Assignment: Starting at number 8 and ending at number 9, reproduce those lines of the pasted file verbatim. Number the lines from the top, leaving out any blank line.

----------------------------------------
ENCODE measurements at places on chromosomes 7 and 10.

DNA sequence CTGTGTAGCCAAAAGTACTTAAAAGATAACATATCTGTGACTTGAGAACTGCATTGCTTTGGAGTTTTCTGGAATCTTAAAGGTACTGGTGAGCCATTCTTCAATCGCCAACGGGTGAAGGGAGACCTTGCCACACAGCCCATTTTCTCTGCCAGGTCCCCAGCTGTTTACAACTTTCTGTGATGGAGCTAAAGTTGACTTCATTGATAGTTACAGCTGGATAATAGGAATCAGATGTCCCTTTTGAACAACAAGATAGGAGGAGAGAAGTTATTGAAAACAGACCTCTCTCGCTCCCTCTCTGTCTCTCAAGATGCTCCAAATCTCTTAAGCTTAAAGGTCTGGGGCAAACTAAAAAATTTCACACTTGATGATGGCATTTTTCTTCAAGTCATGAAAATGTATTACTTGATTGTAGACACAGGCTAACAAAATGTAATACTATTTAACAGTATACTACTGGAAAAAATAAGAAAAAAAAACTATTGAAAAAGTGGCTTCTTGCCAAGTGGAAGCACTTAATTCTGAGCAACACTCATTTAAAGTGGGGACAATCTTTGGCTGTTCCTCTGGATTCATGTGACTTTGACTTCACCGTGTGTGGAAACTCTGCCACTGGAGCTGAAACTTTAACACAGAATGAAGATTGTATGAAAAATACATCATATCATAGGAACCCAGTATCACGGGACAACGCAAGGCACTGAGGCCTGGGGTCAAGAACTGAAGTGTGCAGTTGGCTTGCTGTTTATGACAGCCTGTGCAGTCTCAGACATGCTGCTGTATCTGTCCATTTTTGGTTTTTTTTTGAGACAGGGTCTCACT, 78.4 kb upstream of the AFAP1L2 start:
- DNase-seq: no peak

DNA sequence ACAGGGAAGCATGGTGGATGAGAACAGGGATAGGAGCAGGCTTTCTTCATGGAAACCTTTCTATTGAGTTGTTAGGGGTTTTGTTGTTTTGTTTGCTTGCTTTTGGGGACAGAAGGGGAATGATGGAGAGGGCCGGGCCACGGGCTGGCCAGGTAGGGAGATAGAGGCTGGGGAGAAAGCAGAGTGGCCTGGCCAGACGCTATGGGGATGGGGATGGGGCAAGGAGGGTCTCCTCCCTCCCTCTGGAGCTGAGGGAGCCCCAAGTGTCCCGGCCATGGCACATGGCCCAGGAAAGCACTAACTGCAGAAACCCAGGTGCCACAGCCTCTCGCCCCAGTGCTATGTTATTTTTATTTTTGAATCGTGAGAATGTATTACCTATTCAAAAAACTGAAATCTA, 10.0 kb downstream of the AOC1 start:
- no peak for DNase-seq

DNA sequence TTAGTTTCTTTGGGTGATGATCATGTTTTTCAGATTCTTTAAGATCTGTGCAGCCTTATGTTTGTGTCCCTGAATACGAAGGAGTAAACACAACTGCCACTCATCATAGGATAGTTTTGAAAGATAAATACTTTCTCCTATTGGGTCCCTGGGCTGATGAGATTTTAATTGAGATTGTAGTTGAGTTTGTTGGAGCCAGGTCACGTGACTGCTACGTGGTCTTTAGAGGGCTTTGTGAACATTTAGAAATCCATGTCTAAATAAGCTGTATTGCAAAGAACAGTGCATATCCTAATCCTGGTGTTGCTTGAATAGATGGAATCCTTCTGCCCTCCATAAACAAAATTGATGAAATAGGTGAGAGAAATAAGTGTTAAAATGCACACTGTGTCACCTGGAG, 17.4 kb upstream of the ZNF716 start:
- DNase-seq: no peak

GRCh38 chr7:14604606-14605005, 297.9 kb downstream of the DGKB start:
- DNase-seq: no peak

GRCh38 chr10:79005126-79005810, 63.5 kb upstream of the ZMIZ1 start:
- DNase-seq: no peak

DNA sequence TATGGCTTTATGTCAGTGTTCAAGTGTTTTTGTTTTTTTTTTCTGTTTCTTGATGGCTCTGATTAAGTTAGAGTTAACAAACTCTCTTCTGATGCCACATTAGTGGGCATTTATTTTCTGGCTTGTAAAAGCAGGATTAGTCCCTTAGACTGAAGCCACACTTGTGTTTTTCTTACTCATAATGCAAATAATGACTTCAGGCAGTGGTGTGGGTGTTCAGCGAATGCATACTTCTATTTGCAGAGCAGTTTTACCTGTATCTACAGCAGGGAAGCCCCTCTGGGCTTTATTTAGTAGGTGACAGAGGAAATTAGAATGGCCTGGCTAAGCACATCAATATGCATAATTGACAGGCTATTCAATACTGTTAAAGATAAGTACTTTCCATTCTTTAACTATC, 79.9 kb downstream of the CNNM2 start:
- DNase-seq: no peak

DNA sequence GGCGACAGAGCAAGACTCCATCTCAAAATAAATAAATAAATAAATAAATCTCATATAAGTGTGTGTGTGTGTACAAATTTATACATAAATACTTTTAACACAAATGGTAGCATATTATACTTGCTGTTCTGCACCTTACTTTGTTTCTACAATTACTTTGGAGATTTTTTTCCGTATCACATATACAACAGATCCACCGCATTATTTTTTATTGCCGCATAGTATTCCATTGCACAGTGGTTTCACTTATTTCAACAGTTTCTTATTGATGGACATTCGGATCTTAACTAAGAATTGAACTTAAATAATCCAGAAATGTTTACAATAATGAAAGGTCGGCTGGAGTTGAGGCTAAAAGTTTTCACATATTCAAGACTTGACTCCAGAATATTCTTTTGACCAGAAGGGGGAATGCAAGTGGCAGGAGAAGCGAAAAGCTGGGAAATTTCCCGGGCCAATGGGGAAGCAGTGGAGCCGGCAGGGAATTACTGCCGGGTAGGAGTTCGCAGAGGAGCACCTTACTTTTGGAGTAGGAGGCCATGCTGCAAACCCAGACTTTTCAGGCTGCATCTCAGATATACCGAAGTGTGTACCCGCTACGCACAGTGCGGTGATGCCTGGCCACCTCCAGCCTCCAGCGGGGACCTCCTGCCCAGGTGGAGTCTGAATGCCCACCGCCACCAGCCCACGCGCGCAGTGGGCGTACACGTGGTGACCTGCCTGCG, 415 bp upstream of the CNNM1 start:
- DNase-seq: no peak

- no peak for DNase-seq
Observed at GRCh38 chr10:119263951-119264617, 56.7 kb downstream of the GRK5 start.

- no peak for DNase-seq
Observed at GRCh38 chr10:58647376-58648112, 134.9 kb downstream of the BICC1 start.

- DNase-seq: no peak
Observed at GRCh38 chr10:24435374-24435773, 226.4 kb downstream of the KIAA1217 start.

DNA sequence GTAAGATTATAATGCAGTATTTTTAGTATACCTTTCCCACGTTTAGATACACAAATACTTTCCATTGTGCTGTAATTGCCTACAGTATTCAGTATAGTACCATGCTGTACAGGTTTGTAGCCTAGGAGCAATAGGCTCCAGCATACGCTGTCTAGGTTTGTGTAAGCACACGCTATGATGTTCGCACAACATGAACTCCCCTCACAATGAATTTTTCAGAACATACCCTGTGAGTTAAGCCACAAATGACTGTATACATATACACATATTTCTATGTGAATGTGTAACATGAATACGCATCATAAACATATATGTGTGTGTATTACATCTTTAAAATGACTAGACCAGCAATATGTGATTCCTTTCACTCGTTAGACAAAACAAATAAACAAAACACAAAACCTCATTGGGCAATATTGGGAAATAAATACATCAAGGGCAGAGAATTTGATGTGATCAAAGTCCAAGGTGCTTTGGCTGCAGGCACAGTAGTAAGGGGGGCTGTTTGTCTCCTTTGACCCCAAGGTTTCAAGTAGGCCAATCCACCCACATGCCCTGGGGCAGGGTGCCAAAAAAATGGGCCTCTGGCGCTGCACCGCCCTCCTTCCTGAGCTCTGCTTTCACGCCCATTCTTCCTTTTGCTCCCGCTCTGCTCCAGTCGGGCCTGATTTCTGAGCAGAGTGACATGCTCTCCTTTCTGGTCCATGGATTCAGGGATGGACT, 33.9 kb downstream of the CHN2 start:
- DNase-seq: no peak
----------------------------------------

GRCh38 chr7:14604606-14605005, 297.9 kb downstream of the DGKB start:
- DNase-seq: no peak